CMC Vellore has been amazing. The diversity of patients we saw was mindboggling, and at times it felt like we were on information overload. Our days usually start at 8 in the morning. Some days we’d end at 2pm, other days we’d end at 9pm.
Our first day started at the CHAD (Community Health and Development) Department. We rounded with a physician and saw a variety of patients: a child with rickets, a 12 year old boy with seizures and cerebral palsy, a child with ascites, a typhoid patient, pregnant women who had pre-aclampsia and possibly neurocysticercosis, etc. We went out to the villages with the nurses to make home visits to a young girl with seizures and a couple of pregnant women. We listened to the fetal heart sounds and palpated the fetus’s head, back, and limbs. After heading back to CHAD, we learned about the developmental milestones for a newborn, and the different neurological tests you would do on different age groups (primitive, spinal, brainstem, midbrain, cortical). Lectures were sprinkled onto our schedule, such as the TB medication lecture and the history of CHAD. By the end of the day, we were pooped, but managed to use the last bit of our energy to research some of the drugs and diseases Dr. Chandy assigned.
The rest of our week followed a similar schedule.
One of my favorite patients at CMC is the dextrocardia patient we saw at the internal medicine ward. Instead of his heart normally pointing to the left, it was pointed to the right! The doctor then checked for situs inversus by percussing his liver. We found that, indeed, the patient did have situs inversus and his liver was on the opposite side as well. It was great seeing percussion, a skill we learned in our Clinical Foundation course, being effectively used to determine situs inversus. The physician then explained why it was better to have situs inversus with dextrocardia rather than having normal visceral organ orientation with dextrocardia.
The endocrinology clinic was also a blast. We all sat in the endocrinologist’s office while he brought patients in for us to diagnose. The first patient had a huge goiter, exopthalmos/proptosis, eyelid lag, and an irregular menstrual cycle. Her symptoms pointed to hyperthyroidism. The second patient had a moonface, a small humpback with striations, and a cough. Can you guess what he has? We all shouted “Cushings Syndrome!” but it turned out that he was just a slightly overweight man with hypothyroidism! The last patient came in with high calcium level, nausea, weight loss, general aches and pains, and muscle weakness. She has parathyroid adenoma.
With the little foundation of knowledge we have in cardio-pathology as incoming second year medical students, the stethoscope project has given us a slightly better grasp of heart murmurs and pathologies. We’ve listen to patients with rheumatic heat disease, eisenmenger syndrome, tetralogy of fallot, transposition of great vessels, ventricular septal defect, atrial septal defect, aortic regurgitation and stenosis, mitral regurgitation and stenosis, pulmonary regurgitation and stenosis, and tricuspid regurgitation. We use the APTM technique and learned how to differentiate between a systolic and diastolic murmur when listening to a patient.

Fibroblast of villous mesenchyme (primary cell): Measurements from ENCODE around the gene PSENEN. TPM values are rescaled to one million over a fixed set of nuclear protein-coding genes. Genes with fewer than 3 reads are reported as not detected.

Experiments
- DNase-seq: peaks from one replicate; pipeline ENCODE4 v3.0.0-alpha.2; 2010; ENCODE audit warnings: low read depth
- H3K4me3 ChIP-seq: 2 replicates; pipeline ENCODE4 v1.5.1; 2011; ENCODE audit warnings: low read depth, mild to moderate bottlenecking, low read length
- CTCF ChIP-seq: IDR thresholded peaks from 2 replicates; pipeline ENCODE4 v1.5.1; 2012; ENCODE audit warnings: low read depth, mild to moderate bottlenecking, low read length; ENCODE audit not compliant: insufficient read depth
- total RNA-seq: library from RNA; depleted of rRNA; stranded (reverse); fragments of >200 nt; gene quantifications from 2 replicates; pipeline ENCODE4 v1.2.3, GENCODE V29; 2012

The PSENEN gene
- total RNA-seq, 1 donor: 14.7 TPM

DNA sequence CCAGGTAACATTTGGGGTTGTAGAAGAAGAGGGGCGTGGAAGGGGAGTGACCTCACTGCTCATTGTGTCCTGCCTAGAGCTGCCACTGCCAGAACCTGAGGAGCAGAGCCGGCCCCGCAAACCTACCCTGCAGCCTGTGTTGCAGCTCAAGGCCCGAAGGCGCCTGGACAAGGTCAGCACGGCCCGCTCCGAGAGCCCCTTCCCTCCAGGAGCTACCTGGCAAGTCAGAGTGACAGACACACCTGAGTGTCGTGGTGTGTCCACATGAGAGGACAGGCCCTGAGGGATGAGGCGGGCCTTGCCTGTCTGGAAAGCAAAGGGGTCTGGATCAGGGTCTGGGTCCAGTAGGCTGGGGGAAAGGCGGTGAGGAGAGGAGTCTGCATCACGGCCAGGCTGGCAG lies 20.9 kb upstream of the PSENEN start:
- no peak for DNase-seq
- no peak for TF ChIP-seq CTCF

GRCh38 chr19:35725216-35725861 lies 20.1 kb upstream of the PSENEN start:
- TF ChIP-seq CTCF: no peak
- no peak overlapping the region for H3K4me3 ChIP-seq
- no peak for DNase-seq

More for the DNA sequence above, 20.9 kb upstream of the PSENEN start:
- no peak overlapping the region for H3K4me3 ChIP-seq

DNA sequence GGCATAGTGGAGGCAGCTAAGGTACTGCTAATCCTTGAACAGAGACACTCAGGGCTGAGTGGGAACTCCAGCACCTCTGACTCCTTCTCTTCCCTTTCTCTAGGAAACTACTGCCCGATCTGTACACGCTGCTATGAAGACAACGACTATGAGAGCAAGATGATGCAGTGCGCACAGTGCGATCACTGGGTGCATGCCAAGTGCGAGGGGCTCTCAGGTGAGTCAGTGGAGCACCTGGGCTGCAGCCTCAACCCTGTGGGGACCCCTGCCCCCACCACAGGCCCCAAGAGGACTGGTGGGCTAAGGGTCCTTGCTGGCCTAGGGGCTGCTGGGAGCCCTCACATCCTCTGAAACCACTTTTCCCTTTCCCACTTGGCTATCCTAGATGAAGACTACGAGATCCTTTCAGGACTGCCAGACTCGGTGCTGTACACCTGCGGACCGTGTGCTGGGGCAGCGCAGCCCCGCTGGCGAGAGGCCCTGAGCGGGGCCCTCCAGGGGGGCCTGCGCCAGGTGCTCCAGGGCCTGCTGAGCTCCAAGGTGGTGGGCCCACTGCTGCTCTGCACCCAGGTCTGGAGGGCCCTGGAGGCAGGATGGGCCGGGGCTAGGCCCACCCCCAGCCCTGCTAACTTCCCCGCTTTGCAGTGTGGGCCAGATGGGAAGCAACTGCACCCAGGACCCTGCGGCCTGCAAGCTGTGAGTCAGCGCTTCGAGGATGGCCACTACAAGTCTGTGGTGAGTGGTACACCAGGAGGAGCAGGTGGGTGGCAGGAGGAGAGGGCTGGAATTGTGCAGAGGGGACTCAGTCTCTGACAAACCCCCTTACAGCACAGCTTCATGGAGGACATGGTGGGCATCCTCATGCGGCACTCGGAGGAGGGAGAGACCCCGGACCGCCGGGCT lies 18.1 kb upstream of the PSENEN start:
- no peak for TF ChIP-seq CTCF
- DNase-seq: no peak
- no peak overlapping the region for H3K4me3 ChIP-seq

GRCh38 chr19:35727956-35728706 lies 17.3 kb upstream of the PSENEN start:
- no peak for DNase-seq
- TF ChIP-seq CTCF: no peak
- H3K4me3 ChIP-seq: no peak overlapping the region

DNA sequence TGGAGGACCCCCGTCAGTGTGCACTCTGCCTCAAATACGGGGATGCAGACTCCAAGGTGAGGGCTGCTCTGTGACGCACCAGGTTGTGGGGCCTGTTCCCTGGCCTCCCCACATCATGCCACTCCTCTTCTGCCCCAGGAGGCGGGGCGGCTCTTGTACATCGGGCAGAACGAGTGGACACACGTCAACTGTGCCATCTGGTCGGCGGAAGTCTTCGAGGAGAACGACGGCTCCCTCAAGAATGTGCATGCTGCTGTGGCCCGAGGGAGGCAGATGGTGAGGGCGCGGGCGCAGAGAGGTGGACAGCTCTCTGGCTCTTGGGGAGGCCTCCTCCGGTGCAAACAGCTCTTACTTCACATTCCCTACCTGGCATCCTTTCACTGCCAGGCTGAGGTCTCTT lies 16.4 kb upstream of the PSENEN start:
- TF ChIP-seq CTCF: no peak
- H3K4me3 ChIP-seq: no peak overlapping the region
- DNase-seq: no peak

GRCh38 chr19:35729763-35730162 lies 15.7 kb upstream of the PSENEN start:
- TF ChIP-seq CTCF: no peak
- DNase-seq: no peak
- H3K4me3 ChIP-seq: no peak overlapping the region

For the visual learner inside of us, the dermatology clinic gave us much to see. It was shocking seeing the rarer diseases we’ve only read about in textbooks, such as pemphigus vulgaris, psoriasis, and leprosy.
If I had to sum up my experience at Vellore in two words, I’d pick crazy and educational. It was crazy in two senses. One, our schedule was as busy as the streets in Vellore. And two, seeing everything—from the variety of patients to the environment at the slums--for the first time was extremely shocking and took a while to sink in. It was educational, too, needless to say, but not only because of the numerous patients we’ve learned from, but because of the inspiring physicians, social workers, and village health workers we’ve met. Below are some of the quotes I’ve written down from physician and social worker during a lecture or conversation.
Quotes from some of the physicians and social worker at Vellore:
“Bye bye baby or bye bye practice.”
-During our discussion between the Indian health care system (more primary care, more patient-doctor relationship, less paperwork and hassle with insurance companies, but higher infant mortality) and the American health care system (more paperwork, more hassle with insurance companies, but lower infant mortality)
“In India, you can have the perfect solution, but it needs to be effective in a less than perfect system.”
– Dr. Anu. During the TB lecture, Dr. Anu talked about how a solution or intervention may be perfect on paper, but ineffective in an actual community. One must take into account factors such as drug incompliance, cost for the patient, transportation for the patient, and the social environment the patient goes home to after leaving your clinic.
“I may be only one, but I am one. And just because I cannot do everything, I can do something. And I will not let what I cannot do interfere with what I can do.”
–Sushil, after our visit to the slums, speaking about the overwhelming feeling you get seeing the huge disparities in social and health care. But just because you can't "do everything" does not mean you can't do anything. One of my favorite quotes of the trip.
“Completeness with brokenness.”
– Dr. Tharion. After our visit to the Physical Medicine and Rehab clinic. Dr. Tharion talks about the architect of the temple at the clinic, purposefully built with “incomplete,” interposing walls, and relates that to his patients, who many never heal completely and may remain “broken” on the outside, but they still and will always have the chance to be “complete” spiritually and mentally on the inside.